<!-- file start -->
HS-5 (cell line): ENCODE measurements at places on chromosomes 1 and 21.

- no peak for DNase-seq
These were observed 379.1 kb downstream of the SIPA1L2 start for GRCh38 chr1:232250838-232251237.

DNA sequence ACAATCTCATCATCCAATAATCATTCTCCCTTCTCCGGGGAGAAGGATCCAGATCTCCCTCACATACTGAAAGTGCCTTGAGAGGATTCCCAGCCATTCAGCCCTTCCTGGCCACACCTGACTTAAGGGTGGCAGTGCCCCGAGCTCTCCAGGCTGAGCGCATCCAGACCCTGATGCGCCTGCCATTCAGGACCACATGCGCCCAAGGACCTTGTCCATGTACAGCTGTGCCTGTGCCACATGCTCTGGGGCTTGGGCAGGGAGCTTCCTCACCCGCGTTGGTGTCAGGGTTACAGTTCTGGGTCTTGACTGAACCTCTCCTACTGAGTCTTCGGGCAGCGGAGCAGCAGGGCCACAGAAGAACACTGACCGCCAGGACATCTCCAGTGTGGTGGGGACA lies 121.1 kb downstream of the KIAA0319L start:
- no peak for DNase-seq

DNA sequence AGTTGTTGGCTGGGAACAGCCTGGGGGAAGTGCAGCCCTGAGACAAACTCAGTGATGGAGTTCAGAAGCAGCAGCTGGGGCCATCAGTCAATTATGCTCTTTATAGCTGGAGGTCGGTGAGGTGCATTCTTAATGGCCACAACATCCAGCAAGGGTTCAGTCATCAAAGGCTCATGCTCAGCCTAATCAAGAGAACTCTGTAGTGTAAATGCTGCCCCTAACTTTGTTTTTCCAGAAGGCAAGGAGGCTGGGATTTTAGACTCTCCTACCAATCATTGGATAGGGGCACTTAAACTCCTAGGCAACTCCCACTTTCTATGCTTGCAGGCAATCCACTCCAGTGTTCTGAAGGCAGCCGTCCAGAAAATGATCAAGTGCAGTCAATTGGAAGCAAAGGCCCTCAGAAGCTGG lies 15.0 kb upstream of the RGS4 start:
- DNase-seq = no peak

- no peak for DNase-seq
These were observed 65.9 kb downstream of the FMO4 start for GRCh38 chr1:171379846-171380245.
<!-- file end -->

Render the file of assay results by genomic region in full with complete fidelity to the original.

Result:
HS-5 (cell line): ENCODE measurements at places on chromosomes 1 and 21.

- no peak for DNase-seq
These were observed 379.1 kb downstream of the SIPA1L2 start for GRCh38 chr1:232250838-232251237.

DNA sequence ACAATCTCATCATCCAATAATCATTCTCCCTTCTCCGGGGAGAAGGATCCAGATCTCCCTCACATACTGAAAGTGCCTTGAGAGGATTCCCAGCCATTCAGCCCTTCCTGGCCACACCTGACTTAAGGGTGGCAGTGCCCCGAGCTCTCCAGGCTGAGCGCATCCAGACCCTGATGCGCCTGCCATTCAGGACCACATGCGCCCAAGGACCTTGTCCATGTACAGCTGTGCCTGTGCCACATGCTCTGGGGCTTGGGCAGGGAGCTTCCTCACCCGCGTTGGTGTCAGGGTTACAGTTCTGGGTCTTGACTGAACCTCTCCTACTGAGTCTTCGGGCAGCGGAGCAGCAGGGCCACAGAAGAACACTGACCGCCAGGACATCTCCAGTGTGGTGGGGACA lies 121.1 kb downstream of the KIAA0319L start:
- no peak for DNase-seq

DNA sequence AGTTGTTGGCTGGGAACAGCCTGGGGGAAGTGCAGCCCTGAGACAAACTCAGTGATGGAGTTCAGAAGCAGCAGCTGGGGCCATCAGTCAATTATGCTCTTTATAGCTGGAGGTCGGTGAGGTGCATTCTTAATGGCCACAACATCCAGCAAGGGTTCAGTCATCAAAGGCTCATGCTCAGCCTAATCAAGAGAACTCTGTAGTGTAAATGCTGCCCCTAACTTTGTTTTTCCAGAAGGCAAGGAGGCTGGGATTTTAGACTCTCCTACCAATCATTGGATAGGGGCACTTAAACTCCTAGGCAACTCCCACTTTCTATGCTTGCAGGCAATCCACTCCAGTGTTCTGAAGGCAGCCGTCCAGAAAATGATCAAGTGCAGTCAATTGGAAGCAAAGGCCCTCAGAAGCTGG lies 15.0 kb upstream of the RGS4 start:
- DNase-seq = no peak

- no peak for DNase-seq
These were observed 65.9 kb downstream of the FMO4 start for GRCh38 chr1:171379846-171380245.